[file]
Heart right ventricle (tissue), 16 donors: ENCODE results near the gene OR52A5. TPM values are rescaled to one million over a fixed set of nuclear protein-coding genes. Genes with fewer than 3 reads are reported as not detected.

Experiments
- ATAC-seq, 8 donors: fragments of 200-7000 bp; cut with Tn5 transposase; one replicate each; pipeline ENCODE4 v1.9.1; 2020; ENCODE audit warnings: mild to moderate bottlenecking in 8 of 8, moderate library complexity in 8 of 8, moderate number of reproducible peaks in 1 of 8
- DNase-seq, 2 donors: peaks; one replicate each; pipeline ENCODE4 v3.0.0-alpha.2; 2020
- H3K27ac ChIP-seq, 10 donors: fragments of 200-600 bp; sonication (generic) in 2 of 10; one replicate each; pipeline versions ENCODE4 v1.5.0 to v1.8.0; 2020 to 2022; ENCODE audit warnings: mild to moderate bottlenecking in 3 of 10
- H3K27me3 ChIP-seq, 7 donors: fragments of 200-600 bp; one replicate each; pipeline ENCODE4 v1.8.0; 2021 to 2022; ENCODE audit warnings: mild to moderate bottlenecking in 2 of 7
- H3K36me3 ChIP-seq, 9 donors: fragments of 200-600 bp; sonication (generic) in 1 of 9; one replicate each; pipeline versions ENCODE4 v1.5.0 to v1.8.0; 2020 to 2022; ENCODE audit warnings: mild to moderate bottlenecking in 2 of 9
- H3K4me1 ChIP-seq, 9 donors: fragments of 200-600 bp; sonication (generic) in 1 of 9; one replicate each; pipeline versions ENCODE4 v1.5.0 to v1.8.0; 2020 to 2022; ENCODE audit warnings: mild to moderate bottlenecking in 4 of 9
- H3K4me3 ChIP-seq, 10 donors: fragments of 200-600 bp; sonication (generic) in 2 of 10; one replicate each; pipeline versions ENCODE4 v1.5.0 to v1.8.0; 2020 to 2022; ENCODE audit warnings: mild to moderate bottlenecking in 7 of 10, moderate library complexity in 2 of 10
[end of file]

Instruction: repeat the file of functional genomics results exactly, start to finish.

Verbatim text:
Heart right ventricle (tissue), 16 donors: ENCODE results near the gene OR52A5. TPM values are rescaled to one million over a fixed set of nuclear protein-coding genes. Genes with fewer than 3 reads are reported as not detected.

Experiments
- ATAC-seq, 8 donors: fragments of 200-7000 bp; cut with Tn5 transposase; one replicate each; pipeline ENCODE4 v1.9.1; 2020; ENCODE audit warnings: mild to moderate bottlenecking in 8 of 8, moderate library complexity in 8 of 8, moderate number of reproducible peaks in 1 of 8
- DNase-seq, 2 donors: peaks; one replicate each; pipeline ENCODE4 v3.0.0-alpha.2; 2020
- H3K27ac ChIP-seq, 10 donors: fragments of 200-600 bp; sonication (generic) in 2 of 10; one replicate each; pipeline versions ENCODE4 v1.5.0 to v1.8.0; 2020 to 2022; ENCODE audit warnings: mild to moderate bottlenecking in 3 of 10
- H3K27me3 ChIP-seq, 7 donors: fragments of 200-600 bp; one replicate each; pipeline ENCODE4 v1.8.0; 2021 to 2022; ENCODE audit warnings: mild to moderate bottlenecking in 2 of 7
- H3K36me3 ChIP-seq, 9 donors: fragments of 200-600 bp; sonication (generic) in 1 of 9; one replicate each; pipeline versions ENCODE4 v1.5.0 to v1.8.0; 2020 to 2022; ENCODE audit warnings: mild to moderate bottlenecking in 2 of 9
- H3K4me1 ChIP-seq, 9 donors: fragments of 200-600 bp; sonication (generic) in 1 of 9; one replicate each; pipeline versions ENCODE4 v1.5.0 to v1.8.0; 2020 to 2022; ENCODE audit warnings: mild to moderate bottlenecking in 4 of 9
- H3K4me3 ChIP-seq, 10 donors: fragments of 200-600 bp; sonication (generic) in 2 of 10; one replicate each; pipeline versions ENCODE4 v1.5.0 to v1.8.0; 2020 to 2022; ENCODE audit warnings: mild to moderate bottlenecking in 7 of 10, moderate library complexity in 2 of 10